Quebec's transport minister is proposing a new way to compensate taxi drivers as it seeks to change the industry – by putting the onus on clients.

Each ride in a cab or ride-sharing service will now have an extra temporary charge of 90 cents that will go into a fund to help compensate taxi drivers.

Transport Minister Francois Bonnardel says he expects the new fee will be in place for five to six years and will be covered by the customer.

The goal is to amass $270 million to reimburse taxi drivers for their medallions.

For weeks, drivers have been protesting by tying up traffic on highways and in the downtown core. 

They claim the government's efforts to overhaul the industry will leave them bankrupt - some say the only solution is to ban ride sharing services like Uber.

Many drivers took out loans to buy their medallions. A decade ago it was an investment nearly equivalent to buying a house.

However, since ride sharing services have come into the market, taxi drivers say they’re being undercut.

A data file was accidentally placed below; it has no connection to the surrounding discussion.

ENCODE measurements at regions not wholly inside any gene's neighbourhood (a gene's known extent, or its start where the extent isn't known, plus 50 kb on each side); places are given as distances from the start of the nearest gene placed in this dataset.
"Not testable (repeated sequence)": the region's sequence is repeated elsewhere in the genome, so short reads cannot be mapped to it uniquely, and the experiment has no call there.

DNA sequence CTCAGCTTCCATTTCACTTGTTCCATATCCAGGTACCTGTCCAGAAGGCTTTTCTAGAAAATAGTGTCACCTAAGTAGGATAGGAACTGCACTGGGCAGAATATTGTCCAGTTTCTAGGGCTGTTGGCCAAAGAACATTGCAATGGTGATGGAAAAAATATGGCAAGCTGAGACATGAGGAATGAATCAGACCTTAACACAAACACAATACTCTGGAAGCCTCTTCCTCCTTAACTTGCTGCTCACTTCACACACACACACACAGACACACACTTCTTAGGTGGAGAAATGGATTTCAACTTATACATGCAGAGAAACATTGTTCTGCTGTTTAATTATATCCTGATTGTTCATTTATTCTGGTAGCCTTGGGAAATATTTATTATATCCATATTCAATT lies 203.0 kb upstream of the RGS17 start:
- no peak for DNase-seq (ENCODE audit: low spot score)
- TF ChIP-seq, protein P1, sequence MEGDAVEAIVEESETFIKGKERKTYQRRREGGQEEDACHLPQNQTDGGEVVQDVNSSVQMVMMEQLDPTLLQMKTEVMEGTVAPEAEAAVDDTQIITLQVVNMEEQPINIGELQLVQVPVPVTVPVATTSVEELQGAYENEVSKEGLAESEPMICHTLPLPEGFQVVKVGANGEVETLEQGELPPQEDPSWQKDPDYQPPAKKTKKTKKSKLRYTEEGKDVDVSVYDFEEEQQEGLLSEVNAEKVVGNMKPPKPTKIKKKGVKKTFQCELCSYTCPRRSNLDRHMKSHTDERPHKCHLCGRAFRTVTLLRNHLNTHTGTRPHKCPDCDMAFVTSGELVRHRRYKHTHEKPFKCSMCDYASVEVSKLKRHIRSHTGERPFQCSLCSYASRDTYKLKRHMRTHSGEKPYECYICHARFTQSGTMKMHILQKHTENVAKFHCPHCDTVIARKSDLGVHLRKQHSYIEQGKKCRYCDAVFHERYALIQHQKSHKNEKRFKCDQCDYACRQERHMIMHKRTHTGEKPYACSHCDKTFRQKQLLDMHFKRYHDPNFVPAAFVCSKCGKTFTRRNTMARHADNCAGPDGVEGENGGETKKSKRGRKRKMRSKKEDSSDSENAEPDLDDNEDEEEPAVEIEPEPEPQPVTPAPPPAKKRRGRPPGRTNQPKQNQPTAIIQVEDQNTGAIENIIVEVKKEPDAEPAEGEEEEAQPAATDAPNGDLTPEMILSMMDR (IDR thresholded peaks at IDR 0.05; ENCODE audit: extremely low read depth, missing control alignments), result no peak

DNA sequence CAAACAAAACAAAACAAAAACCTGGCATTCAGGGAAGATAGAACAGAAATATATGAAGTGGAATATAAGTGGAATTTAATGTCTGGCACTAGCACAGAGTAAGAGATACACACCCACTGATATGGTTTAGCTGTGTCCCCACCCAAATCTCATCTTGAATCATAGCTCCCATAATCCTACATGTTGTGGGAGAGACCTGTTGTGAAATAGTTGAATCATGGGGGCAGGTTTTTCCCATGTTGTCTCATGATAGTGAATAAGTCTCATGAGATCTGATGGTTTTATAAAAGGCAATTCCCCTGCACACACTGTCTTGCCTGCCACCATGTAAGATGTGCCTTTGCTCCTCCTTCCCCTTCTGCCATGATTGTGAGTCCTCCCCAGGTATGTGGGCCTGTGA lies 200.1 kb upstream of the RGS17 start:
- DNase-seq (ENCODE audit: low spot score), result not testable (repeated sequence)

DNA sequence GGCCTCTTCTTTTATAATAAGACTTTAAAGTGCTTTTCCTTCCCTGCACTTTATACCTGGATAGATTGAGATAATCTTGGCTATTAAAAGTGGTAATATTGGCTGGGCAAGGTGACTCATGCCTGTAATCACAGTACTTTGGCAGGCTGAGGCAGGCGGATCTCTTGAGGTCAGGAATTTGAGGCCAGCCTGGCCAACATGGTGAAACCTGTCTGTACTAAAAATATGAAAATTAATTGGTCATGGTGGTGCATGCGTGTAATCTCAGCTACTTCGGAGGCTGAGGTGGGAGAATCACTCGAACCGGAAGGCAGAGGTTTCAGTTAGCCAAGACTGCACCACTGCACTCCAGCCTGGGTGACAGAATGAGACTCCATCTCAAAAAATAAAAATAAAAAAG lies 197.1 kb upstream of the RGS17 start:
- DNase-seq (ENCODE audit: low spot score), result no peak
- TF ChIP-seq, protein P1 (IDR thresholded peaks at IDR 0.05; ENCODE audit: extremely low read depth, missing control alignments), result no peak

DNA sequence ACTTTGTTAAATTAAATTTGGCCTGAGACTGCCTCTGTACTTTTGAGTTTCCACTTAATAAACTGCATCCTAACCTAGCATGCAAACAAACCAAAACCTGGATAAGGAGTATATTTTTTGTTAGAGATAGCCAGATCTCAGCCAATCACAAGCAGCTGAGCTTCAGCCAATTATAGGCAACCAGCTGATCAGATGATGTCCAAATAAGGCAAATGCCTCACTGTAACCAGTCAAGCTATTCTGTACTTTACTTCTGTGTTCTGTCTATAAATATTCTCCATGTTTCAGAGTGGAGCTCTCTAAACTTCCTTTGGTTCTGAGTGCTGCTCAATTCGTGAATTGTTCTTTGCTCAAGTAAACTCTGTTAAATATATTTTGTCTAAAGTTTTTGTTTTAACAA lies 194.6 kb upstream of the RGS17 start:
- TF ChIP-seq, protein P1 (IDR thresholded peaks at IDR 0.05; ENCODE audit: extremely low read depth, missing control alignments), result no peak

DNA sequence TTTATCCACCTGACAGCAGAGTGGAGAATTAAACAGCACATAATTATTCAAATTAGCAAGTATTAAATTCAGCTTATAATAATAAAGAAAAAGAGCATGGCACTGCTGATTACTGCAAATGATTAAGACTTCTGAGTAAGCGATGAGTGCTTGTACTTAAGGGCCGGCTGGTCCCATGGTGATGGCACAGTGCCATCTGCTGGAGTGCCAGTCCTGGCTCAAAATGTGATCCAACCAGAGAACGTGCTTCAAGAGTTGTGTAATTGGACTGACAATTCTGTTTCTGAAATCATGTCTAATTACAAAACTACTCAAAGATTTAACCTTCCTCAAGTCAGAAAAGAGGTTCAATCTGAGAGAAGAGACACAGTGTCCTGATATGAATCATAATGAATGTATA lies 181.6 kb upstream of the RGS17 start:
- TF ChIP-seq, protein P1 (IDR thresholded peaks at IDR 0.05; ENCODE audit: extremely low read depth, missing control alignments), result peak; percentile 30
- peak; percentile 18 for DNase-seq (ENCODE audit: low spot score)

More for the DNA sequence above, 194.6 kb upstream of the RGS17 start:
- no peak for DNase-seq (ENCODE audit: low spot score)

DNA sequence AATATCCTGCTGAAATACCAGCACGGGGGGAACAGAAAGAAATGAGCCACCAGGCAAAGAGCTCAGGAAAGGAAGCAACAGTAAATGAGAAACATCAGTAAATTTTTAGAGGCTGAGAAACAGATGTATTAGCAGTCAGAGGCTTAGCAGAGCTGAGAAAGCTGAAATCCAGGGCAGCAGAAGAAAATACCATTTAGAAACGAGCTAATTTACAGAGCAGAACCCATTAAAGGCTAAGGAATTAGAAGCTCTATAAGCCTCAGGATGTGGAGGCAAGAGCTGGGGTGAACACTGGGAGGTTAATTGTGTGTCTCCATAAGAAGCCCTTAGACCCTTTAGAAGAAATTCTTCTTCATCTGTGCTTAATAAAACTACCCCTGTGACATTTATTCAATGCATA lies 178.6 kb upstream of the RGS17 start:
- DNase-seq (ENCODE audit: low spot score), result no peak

A large number of the taxi drivers say $270 million isn't enough compensation, considering the buy-back rate is what drivers paid initially for the medallions, and not what they're worth now.

Despite this, Bonnardel said repeatedly during this morning's news conference he's the best friend the industry has.

“I’m their friend, and I’m saying that because I see the future for the taxi industry – they’re the pros in Quebec,” he said. “They’re doing the job, and it’s not true saying after the bill will be adopted that the taxi industry will have no more jobs.”

“It’s false. It’s not true. They will have a job. They will put more money in their pockets with this bill. I’m telling them this morning what we announced today; I’m telling them we’ll continue to have a discussion,” Bonnardel added.

Representatives from the taxi industry met with the minister Monday morning before the announcement, and many were surprised and disappointed with the government’s solution.

“There's nothing that makes us happy about this,” said George Boussios, spokesperson for Taxi Grand Montreal. “Somebody that bought a permit 40 years ago, that bought it for $1,000 will probably get $1,000 in compensation. So that 75 or 80-year-old man will have $1,000 for his pension fund.”

Bonnardel said drivers will have a future in the business.

“It's not true saying that after the bill will be adopted that all the taxi industry will have no job. It's false. It's not true. They will have a job. They will put more money in their pockets with this bill,” he said.

“This business will be only for part timers. It won't be a business for people they could work and make a living,” said taxi permit owner Edgard El-Kalaani.

Mobilisation Taxi, one of the groups that represents drivers, calls the extra charge ‘the money to pay for a nice funeral for the industry.’